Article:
By suspending a drug used in medicated abortions Friday, a conservative federal judge in Texas did more than make it harder for people to obtain abortions.
U.S. District Judge Matthew Kacsmaryk also made it more painful.
And that may be the point, abortion rights advocates say.
Kacsmaryk’s ruling suspending the Food and Drug Administration’s approval of the abortion pill mifepristone in 2000 means that patients who want a medical abortion will have to use misoprostol only to end their pregnancies. Unless the Fifth Circuit Appeals court stays the judge’s ruling within seven days, patients could lose access to mifepristone.
Until now, the two medications have been used together to end pregnancies through 10 weeks — and very safely for the most part. More than 5 million people have used mifepristone since it was approved. Complications after medication abortions occur “in no more than a fraction of a percent of patients,” according to a 2018 report published by the National Academies of Sciences, Engineering, and Medicine.
Typically, patients take one 200 milligram mifepristone pill, which blocks the hormone called progesterone that is necessary to continue a pregnancy. Within up to 72 hours, patients typically follow up with misoprostol, which allows the uterus “to contract to get rid of its contents,” said Josie Urbina, an obstetrician/gynecologist and clinical instructor at UC San Francisco.
When used in combination with mifepristone, “most pregnancies are passed with just one dose of the misoprostol,” Urbina said. “However, with the misoprostol-only protocol, a person may have to take misoprostol every three hours for up to three to four doses in order to pass a pregnancy.”
Patients can experience severe cramping after one dose of misoprostol. Urbina is concerned that some patients will balk if they have to take more than one dose.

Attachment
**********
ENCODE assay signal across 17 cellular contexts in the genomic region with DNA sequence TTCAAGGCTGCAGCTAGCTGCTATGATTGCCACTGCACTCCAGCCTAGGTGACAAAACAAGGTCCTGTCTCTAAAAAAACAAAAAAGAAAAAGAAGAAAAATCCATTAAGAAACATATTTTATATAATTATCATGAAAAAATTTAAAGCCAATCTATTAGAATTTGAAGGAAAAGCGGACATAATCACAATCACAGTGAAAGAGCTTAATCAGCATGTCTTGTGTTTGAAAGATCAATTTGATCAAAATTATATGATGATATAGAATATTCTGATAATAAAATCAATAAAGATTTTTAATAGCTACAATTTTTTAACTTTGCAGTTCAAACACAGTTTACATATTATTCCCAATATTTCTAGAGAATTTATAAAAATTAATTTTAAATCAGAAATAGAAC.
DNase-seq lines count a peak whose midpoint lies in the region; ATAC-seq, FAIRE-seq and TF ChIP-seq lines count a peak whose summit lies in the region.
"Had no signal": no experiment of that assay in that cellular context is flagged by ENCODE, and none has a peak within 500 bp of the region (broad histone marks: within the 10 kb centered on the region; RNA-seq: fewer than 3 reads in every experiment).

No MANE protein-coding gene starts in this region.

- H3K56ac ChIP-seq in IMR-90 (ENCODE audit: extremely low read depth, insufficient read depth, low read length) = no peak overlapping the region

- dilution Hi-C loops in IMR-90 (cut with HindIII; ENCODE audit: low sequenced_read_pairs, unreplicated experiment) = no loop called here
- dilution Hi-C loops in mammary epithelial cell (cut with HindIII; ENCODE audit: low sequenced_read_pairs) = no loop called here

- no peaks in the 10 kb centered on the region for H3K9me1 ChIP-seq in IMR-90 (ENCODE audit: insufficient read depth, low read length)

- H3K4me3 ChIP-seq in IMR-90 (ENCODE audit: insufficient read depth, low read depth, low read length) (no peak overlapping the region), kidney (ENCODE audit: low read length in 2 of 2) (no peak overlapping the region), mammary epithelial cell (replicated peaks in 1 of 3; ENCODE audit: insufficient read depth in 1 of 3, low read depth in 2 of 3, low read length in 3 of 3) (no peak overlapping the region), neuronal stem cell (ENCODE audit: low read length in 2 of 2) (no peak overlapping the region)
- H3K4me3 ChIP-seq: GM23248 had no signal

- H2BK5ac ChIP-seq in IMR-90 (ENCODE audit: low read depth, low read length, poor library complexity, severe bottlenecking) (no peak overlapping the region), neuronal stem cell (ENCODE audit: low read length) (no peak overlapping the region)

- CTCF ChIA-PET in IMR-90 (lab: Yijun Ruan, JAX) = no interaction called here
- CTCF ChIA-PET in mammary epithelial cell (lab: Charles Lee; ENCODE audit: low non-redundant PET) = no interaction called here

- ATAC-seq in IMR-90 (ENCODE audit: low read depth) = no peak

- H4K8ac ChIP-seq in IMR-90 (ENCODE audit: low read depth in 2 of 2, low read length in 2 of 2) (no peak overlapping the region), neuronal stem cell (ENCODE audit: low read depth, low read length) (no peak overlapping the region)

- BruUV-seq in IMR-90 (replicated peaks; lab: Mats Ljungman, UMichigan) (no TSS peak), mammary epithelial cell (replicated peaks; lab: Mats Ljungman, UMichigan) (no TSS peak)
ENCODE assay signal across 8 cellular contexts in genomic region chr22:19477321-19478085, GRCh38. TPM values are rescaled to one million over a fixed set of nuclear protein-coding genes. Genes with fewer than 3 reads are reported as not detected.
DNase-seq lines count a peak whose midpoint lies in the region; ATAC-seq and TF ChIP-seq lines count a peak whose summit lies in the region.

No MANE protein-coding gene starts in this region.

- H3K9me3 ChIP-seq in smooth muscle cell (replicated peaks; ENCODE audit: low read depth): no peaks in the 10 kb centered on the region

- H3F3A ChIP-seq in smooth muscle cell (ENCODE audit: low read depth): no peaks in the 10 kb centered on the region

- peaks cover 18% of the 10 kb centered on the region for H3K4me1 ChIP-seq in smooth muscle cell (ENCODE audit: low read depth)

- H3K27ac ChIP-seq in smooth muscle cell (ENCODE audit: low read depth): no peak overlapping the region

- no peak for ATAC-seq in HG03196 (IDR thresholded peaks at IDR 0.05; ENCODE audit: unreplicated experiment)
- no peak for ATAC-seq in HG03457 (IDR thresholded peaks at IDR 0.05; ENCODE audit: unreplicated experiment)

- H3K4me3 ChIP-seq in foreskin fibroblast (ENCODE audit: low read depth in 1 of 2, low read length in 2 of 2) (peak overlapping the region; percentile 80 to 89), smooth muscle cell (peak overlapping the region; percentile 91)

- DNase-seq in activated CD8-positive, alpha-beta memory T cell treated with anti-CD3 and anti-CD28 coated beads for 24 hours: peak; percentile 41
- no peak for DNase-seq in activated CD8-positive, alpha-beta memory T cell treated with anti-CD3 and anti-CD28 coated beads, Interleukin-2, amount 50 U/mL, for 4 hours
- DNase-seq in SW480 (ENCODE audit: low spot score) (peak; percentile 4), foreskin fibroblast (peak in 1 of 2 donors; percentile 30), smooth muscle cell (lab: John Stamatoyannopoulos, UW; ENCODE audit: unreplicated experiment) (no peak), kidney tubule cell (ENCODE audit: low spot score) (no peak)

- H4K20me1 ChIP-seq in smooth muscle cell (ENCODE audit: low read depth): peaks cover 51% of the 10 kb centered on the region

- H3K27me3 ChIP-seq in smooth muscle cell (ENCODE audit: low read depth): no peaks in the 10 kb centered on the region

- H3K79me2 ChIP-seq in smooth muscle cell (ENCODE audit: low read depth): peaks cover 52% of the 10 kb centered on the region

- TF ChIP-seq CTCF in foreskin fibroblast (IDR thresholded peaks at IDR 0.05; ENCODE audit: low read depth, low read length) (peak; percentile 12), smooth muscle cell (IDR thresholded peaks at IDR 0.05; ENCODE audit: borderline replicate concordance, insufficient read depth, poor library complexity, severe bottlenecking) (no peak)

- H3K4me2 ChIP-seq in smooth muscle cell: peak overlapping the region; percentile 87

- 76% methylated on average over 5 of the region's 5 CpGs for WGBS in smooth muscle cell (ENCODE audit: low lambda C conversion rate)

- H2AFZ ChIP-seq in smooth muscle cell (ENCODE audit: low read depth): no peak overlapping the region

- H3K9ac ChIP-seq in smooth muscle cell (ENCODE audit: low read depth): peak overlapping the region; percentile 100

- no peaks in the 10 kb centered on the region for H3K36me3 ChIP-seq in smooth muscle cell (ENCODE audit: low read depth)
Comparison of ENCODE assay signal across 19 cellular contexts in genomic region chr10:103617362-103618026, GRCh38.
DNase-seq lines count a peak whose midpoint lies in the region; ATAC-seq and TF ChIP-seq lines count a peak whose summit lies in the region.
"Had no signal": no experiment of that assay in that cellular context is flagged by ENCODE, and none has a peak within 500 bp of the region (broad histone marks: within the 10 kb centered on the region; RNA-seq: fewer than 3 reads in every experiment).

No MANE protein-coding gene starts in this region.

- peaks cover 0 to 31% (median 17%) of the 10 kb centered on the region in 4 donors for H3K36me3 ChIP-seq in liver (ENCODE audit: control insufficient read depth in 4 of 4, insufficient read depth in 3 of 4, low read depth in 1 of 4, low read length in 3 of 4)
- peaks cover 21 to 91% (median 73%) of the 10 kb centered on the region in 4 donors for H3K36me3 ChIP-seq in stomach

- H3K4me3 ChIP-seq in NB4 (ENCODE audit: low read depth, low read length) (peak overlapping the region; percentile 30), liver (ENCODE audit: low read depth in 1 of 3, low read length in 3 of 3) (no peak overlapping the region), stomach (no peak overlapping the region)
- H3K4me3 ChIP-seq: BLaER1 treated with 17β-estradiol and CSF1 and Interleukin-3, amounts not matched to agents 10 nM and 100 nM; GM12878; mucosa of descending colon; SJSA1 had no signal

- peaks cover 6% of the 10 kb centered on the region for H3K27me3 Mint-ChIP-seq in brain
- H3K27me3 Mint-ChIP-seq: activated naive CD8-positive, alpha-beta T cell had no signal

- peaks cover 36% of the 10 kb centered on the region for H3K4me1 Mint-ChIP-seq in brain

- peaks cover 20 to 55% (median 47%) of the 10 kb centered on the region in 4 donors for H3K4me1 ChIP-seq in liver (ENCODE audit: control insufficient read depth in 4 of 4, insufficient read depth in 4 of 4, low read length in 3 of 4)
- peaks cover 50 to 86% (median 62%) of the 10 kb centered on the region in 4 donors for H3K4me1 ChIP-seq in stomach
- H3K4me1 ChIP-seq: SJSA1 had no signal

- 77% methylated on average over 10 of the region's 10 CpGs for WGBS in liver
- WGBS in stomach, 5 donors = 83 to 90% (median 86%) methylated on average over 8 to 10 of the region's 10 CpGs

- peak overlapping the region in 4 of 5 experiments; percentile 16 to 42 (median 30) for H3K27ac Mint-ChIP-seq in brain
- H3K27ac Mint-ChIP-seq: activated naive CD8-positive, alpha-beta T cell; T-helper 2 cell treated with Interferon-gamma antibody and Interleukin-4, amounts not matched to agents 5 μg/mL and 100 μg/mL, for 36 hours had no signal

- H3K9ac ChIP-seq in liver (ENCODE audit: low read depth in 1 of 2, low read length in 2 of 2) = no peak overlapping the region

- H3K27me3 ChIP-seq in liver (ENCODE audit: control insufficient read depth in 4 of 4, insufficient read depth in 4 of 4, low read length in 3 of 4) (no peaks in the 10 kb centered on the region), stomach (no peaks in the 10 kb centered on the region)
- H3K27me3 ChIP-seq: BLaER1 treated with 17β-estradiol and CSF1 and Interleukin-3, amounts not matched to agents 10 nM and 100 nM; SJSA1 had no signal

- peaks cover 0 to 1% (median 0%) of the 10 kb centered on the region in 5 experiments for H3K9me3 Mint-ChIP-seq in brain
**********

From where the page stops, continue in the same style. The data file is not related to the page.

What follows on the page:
“Some people may feel like just having to take it one time was a lot. But having to take it up to three or four times is a lot to ask for a person,” Urbina said.
Urbina worries that “that they may give up after one dose and say, ‘I don’t want to proceed anymore with any further doses,’ and would not be able to pass the pregnancy.”
Mini Timmaraju, president of NARAL Pro-Choice America, has heard concerns from providers across the country that a misoprostol-only regimen is a “much more unpleasant procedure.”
It creates a “miscarriage-like medical situation, which is painful, uncomfortable, unpleasant,” Timmaraju told The Chronicle. “A lot of physicians have said they haven’t used that protocol. So they’re a little bit like, ‘Well, we know it can medically work, but this has not been the preferred protocol.’ So, we’re all trying to figure it out in real time, and that’s anxiety-inducing.”
Creating anxiety among those who are seeking abortions may be part of the reason behind the drive to remove mifepristone from the market, some advocates say.
A misoprostol-only regime “can more dramatically interfere with (a patient’s) day-to-day ability to go to work, their ability to travel, those sorts of issues,” said Ramona Thomas, general counsel for Planned Parenthood of Orange and San Bernardino Counties.
“And we think that that’s kind of part of what’s driving this initiative: They’re trying to make the process harder for people. They’re trying to make people suffer more,” Thomas told me. “That just seems so contrary to the stated purpose of this movement, that they want to make women suffer in order to be able to exercise their free will.”
The patients most affected by this change, Urbina said, “will be populations that are historically already marginalized — like minority populations, immigrant communities and those that are typically not prioritized in our current healthcare system.”
“Getting rid of one of the two medications necessarily for medication abortion is just going to create more barriers for patients to have to overcome in order to get the care that they need,” Urbina said.
Advocates and health care providers believe there is an adequate supply of misoprostol for now, even if patients will be required to take more doses. Maintaining that supply, however, could become an issue, Urbina said, “because we use misoprostol for other things other than abortion” including helping induce labor and as a tool to manage postpartum hemorrhaging.
Abortion rights advocates fear that this physically painful change in medication abortions will viscerally illustrate something that they’ve been trying to tell Californians ever since the Supreme Court overturned the constitutional right to obtain an abortion established in Roe v. Wade: California may be a haven for abortion rights, but it is not immune from federal laws restricting the procedure.
“I can’t tell you how many times I keep hearing, ‘We’re safe in California. We’re safe in California,’” said Nichole Ramirez, senior vice president of communication at Planned Parenthood of Orange and San Bernardino Counties. “So, we’re trying to explain to people now that this is a federal ban. We have to adhere to this, too. We’re definitely not safe.”